As voters in Rochester and Strood finally head to the polls to decide the fate of Ukip defector Mark Reckless, the local electorate will soon be spared the endless stream of leaflets and political door knockers.
If the polls are right, Reckless is on course for a comfortable win, and the Tories are in for another humiliating defeat at the hands of Ukip. For weeks, the constituency has been flooded with activists, ministers, MPs, MEPs and all kinds of other political acronyms.
But perhaps one of the more amusing spectacles of the campaign has been politicos' attempts to replicate US-style attack ads. The Tories have clearly taken the defection to heart, with David Cameron vowing to kick Reckless's "fat arse" out of Parliament.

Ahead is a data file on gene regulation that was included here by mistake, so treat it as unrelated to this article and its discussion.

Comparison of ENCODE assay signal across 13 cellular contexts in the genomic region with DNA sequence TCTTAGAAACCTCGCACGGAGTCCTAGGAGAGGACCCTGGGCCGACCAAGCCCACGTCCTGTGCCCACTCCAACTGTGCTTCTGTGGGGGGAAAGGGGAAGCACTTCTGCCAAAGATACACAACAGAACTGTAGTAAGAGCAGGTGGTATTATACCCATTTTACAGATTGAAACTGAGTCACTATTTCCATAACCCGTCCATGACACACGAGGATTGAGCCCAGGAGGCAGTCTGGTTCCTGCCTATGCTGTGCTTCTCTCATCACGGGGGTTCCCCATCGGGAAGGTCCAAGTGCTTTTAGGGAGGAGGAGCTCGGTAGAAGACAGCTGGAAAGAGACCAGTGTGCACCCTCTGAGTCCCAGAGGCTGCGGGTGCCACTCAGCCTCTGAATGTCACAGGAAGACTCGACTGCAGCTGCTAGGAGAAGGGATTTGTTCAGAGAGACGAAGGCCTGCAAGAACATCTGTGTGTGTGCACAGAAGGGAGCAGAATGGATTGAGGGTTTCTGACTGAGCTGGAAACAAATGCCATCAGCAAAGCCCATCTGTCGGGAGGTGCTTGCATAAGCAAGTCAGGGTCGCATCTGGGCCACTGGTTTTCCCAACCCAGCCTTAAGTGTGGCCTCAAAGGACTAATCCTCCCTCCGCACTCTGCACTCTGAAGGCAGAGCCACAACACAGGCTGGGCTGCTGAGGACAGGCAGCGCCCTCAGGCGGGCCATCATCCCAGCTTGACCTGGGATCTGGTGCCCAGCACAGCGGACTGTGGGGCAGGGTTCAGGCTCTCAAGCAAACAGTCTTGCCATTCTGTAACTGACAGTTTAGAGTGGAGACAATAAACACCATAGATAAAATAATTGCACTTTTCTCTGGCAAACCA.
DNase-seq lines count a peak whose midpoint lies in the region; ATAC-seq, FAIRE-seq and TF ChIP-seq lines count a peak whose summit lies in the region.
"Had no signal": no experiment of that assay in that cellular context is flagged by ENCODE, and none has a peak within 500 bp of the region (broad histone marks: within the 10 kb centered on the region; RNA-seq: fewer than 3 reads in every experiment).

The Tories pulled no punches in their attempts to sway the voters away from the allegedly duplicitous Mark Reckless:
Targeting what they perceive as one of Ukip's weak spots, the Tories also released this ad claiming Nigel Farage is hell-bent on privatising the NHS:
The NHS has also been a key line of attack for Labour MPs hoping to halt Ukip's advance in their northern strongholds - but Ukip wasn't going to take this lying down, producing its own video pointing out that some Labour lords supported charges to see a GP:
Election law in Britain doesn't allow political parties to buy airtime to show their own ads, but they can release their ads online. Judging by the abysmally low views, with the Tory attack ads clocking under 5,000 views combined and Ukip's NHS video doing better at over 13,000, it is probably fair to say these videos will have little impact on today's by-election.
When compared to US ads like the one below, the UK's political parties still have a long way to go if they want to hammer their opponents online: